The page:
The transference of the body of Grant to t the new mausoleum was accompanied by public ceremonies in which the highest officials of the Nation took part. Mr. McKinley made a brief speech, in which he dwelt on the simple virtues of the man who public achievements had brought him world-wide renown; and referring to the union of the Blue and Gray in the honors of the hour. He ended: "Let us not forget the glorious distinction with which the metropolis, among the fair sisterhood of American cities, has honored his life and memory. With all that riches and sculpture can do to render the edifice worthy of the man, upon New York as a perpetual record of his illustrious deeds, in the certainly that as time passes around it will assembly, with gratitude and reverence and veneration, men of all climes, races and nationalities."

The address of President McKinley was followed by a funeral oration from Gen. Horace Porter, who had taken a leading part in raising the money for the mausoleum and presiding over its erection. He dwelt on the character of Grant, his foresight, his generosity, his readiness to forgive, his statesmanship, the affection that his kindly personally inspired.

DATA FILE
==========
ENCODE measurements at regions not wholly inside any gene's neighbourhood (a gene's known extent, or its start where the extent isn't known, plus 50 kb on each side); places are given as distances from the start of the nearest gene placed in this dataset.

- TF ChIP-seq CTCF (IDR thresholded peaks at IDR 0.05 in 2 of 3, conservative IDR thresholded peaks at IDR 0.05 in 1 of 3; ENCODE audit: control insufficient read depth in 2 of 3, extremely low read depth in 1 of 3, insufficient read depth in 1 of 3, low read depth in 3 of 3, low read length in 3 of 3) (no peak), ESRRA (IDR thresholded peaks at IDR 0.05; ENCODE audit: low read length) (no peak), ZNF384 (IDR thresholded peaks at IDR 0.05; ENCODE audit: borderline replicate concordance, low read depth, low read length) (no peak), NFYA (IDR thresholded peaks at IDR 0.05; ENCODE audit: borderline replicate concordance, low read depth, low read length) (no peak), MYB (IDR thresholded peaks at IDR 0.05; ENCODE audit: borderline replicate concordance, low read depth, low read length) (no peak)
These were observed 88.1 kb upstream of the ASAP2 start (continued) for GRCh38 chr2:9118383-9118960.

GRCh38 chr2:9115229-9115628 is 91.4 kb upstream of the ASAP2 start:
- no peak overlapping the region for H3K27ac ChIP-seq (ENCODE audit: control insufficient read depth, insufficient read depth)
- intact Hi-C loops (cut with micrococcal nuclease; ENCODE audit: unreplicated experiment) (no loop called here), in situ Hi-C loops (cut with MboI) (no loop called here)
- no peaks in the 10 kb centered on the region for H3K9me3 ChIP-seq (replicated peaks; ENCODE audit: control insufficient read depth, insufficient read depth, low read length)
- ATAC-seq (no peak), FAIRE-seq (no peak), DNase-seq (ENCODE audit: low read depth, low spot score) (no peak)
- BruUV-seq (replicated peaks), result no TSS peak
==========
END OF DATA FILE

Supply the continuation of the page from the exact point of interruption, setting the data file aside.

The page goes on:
In May, 1895, William L. Strong became Mayor, after a bitter political contest, in which the findings of the Lexow investigation were used for all they were worth by the opponents of the Democratic organization. He appointed as president of the police commission Theodore Roosevelt, who had been Republican candidate for mayor in 1886, and who was at that time a member of the United States Civil Service commission. Col. George E. Waring he appointed commissioner of street cleaning.

The History of New York State, Lewis Historical Publishing Company, Inc., 1927

Transcribed by Holice B. Young